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My USMLE Step 1 Arsenal

M. Taylor
The list author says: "These are the resources I am using for my USMLE step 1 review. My review schedule is spread across 7 weeks, with 5 weeks of comprehensive review and 2 weeks of rapid / high-yield review. These books are also being supplemented by questions (of course) from USMLERx and USMLEworld. See what you think of my choices!

UPDATE: To let you know how my study worked out...after about 2 weeks of study, I decided to compress my schedule down to 5 weeks and take a vacation after the exam. 5 weeks is considered a pretty tight schedule, and I wasn't studying more than 8-10 hours a day, so this is might not be a good fit for everyone. I focused on RR Pathology, Biochemistry and Microbiology; Road Map Pharmacology (which I read 2-3x); Robbins Review Pathology; HY Behavioral Science and Biostatistics; and many many questions, including USMLERx, USMLE Consult, and USMLE World; the questions that come with the RR books are okay but not nearly as useful as USMLE-style question banks. Each day started with 1-2 sets of 50 questions, ~3 hours of study, 1-2 more sets, ~2 hours of study, and 2-3 more sets, for a total of 200-300 questions per day (even more toward the end). I took off one day a week completely, i.e. NO studying, which helped. I also did NBME exams, 1-2 per week, to track my progress. My final step 1 score was 254, which I am satisfied with, particularly since I spent two weeks in Maine with my wife instead of being stuck at home studying.

P.S. I did not use First Aid...AT ALL...during my review time. I had spent much of my second year making notes in FA to make study easier, but I ended up going straight to the more heavy-duty RR books instead. Which is to say...First Aid is NOT NECESSARY to do well on the boards!"
Katzung & Trevor's Pharmacology Examination and Board Review: Eighth Edition (LANGE Basic Science)
Katzung & Trevor's Pharmacology Examination and Board Review: Eighth Edition (LANGE Basic Science)
"I've used a few different pharm books, and this is the best.  Let me say directly, K&T's review book is MUCH BETTER than Lippincott Pharmacology: better organized, more and shorter chapters, FAR more questions...and so on.  See my review of K&T for more details.  Some other alternatives: Integrated Pharmacology, Brody's, etc."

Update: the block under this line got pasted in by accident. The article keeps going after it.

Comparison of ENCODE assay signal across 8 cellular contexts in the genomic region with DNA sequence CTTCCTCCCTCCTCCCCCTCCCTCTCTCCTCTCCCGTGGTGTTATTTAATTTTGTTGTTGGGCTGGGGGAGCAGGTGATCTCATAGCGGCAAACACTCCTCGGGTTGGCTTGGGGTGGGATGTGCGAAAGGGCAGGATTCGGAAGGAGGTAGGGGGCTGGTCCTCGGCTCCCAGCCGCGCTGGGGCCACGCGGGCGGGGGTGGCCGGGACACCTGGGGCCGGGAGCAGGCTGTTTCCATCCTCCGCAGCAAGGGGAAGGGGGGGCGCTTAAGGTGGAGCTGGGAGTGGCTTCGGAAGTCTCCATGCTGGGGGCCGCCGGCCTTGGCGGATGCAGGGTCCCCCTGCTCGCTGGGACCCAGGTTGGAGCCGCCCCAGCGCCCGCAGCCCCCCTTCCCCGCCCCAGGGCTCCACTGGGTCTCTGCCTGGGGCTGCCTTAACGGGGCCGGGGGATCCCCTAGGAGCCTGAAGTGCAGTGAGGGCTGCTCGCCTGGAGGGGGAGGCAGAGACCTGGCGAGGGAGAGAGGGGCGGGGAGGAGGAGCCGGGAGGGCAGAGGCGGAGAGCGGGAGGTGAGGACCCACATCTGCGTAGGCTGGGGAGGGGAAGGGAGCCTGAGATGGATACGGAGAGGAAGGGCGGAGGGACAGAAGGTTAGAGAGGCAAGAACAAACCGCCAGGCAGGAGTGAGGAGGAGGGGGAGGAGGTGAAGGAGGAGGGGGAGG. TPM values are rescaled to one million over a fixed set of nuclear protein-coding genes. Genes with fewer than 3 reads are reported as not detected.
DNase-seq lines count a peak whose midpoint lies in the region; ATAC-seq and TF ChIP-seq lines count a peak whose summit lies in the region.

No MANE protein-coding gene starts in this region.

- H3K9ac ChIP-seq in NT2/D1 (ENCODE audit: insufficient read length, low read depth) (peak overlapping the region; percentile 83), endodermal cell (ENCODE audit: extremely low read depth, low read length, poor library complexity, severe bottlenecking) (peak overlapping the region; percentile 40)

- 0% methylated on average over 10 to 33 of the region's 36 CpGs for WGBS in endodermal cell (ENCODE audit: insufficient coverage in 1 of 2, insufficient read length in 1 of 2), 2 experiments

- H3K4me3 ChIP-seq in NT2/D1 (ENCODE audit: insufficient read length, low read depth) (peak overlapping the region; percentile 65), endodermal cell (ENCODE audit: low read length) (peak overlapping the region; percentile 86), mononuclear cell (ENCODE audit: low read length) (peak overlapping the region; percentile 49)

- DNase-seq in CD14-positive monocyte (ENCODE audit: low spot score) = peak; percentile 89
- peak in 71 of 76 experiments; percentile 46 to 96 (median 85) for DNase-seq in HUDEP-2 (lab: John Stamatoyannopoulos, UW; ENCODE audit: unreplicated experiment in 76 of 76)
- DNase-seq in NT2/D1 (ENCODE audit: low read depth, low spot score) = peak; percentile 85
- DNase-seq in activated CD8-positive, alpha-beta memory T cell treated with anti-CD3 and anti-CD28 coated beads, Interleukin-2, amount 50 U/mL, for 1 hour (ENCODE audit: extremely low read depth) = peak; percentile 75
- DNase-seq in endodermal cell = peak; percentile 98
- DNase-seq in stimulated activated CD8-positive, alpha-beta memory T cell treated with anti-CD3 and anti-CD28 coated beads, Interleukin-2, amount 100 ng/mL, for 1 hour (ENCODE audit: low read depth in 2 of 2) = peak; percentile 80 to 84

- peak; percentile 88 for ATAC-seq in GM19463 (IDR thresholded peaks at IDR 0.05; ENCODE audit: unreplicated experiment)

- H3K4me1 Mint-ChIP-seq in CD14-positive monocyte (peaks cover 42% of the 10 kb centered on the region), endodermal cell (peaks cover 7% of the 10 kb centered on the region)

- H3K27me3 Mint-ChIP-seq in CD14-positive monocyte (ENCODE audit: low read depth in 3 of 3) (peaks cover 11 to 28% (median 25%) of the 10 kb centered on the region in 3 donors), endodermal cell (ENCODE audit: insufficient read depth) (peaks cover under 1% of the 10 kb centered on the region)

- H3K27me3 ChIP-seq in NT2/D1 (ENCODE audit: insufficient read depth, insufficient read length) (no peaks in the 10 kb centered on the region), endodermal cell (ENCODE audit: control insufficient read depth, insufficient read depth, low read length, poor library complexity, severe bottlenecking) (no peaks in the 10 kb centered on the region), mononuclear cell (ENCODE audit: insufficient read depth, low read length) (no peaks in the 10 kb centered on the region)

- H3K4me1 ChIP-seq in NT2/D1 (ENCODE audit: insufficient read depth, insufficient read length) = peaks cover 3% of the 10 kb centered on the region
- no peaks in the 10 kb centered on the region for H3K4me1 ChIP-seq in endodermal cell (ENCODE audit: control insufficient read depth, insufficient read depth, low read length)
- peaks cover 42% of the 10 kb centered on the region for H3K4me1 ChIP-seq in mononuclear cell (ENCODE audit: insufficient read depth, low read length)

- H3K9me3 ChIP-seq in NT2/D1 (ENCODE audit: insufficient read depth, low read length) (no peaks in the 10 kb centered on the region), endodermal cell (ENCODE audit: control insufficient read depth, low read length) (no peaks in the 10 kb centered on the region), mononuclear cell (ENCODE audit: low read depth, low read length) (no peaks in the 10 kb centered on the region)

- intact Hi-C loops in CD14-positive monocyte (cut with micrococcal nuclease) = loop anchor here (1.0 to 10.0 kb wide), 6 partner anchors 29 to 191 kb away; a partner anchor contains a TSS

USMLE Road Map Pharmacology, Second Edition (LANGE USMLE Road Maps)
USMLE Road Map Pharmacology, Second Edition (LANGE USMLE Road Maps)
"Basically a much-condensed version of K&T Exam & Board Review, above.  Road Map Pharm covers most of the same drugs; it's also short enough that you can read it in a day.  I would recommend using them together.  Some alternatives: Rapid Review Pharm, High Yield Pharm, BRS Pharm...you get the idea."
Rapid Review Pathology: With STUDENT CONSULT Online Access, 3e
Rapid Review Pathology: With STUDENT CONSULT Online Access, 3e
"This new edition is much-expanded.  Basically you have to make a choice between Rapid Review Path and BRS Path.  In summary, RR is much longer and more detailed.  Pathology is important (duh!) so you probably want to have a pretty good grip on it.  My plan: read the relevant RR chapter(s) with each system, then move on to Robbins Review (see below)."
Robbins and Cotran Review of Pathology, 3rd Edition
Robbins and Cotran Review of Pathology, 3rd Edition
"I used this (well, the older edition) throughout my first two years, and came to a simple conclusion: if you master the practice questions in this book, you don't miss pathology questions on the exam.  I can't think of a better endorsement."
Physiology (Board Review Series)
Physiology (Board Review Series)
"A good, concise physiology review.  Costanzo's full-size textbook is more detailed (obviously!) but who uses textbooks to study for the boards? I've not seen it but I understand there is a companion book of cases and problems, which I might invest in as well."
Guyton and Hall Physiology Review (Guyton Physiology)
Guyton and Hall Physiology Review (Guyton Physiology)
"This book isn't great-- there are a lot of questions, sure, but very few are clinical vignettes (which is, of course, the most common format of questions on the USMLE).  Still, questions are the way to learn, and these are good, tough physiology questions."
Wheater's Basic Histopathology: A Color Atlas and Text, 4e (Wheater's Histology and Pathology)
Wheater's Basic Histopathology: A Color Atlas and Text, 4e (Wheater's Histology and Pathology)
"I'm not sure who recommended this to me, but this is an excellent book for histopathology.  Emphasis on "atlas"-- the text is pretty slim.  Histopathology has always been tough for me, and the review books don't have images of everything, so this book can be a lifesaver."
Wheater's Review of Histology & Basic Pathology, 1e (Wheater's Histology and Pathology)
Wheater's Review of Histology & Basic Pathology, 1e (Wheater's Histology and Pathology)
"This is the best source of histology / histopathology image questions I've found.  The book is pretty short so it's not a comprehensive review, but makes a good histopathology supplement to Robbins Review."
Before We Are Born: Essentials of Embryology and Birth Defects With STUDENT CONSULT Online Access, 7e (Before We Are Born: Essentials of Embryology & Birth Defects)
Before We Are Born: Essentials of Embryology and Birth Defects With STUDENT CONSULT Online Access, 7e (Before We Are Born: Essentials of Embryology & Birth Defects)